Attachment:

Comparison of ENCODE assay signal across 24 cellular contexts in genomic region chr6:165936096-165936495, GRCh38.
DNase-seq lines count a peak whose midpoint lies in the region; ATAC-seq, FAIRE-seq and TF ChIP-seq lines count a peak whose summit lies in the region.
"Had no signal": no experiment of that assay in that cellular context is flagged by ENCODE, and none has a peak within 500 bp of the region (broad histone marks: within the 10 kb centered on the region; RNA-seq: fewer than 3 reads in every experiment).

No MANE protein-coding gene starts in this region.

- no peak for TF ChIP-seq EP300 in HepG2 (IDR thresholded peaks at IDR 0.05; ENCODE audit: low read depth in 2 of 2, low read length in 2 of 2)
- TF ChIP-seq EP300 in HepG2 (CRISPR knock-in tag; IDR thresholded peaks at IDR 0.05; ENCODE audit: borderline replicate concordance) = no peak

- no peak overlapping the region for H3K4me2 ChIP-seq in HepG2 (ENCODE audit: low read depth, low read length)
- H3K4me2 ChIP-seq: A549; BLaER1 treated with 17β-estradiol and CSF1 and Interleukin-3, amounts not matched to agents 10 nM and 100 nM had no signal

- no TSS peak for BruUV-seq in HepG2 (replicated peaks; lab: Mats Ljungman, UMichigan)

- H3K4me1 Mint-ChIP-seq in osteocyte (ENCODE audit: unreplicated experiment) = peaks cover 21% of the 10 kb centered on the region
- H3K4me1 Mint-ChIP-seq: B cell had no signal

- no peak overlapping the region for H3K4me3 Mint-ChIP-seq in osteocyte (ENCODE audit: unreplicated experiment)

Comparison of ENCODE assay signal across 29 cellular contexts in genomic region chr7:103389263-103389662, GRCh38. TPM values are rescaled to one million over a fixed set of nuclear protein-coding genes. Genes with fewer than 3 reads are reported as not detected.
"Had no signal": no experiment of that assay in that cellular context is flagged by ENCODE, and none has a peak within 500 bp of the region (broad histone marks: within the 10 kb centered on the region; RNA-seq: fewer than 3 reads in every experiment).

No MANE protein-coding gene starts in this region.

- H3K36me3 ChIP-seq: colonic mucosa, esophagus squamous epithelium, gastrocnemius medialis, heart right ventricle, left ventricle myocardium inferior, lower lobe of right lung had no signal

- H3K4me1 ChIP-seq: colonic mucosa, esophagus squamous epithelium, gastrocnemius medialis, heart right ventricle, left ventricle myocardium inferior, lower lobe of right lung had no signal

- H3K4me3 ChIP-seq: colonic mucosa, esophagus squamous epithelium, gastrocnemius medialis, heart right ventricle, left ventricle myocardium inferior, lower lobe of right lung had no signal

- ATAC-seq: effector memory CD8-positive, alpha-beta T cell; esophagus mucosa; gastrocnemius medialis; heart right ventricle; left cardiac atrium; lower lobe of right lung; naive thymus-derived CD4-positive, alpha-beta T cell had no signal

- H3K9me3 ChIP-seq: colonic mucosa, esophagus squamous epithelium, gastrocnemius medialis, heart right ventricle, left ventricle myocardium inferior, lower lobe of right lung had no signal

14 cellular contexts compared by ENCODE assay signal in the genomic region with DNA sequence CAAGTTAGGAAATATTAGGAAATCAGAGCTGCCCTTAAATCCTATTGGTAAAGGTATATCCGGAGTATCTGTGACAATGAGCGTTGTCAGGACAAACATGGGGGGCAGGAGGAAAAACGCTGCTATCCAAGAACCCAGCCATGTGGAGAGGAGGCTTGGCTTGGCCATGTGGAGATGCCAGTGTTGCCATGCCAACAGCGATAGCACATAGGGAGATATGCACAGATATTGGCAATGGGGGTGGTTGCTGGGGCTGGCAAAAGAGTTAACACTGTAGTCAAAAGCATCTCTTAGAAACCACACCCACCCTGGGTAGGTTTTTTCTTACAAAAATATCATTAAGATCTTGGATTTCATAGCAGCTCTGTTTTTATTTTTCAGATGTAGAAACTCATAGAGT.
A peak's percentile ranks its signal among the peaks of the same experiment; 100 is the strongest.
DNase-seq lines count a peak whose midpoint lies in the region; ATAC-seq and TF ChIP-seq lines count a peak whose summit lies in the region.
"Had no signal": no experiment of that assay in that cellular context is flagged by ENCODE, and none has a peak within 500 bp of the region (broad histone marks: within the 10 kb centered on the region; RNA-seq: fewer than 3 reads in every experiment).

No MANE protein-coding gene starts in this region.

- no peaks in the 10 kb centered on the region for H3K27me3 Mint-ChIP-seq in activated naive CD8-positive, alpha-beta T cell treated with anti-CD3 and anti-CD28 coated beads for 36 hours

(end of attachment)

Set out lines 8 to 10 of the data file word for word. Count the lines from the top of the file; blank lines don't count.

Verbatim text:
- H3K4me2 ChIP-seq: A549; BLaER1 treated with 17β-estradiol and CSF1 and Interleukin-3, amounts not matched to agents 10 nM and 100 nM had no signal

- no TSS peak for BruUV-seq in HepG2 (replicated peaks; lab: Mats Ljungman, UMichigan)

- H3K4me1 Mint-ChIP-seq in osteocyte (ENCODE audit: unreplicated experiment) = peaks cover 21% of the 10 kb centered on the region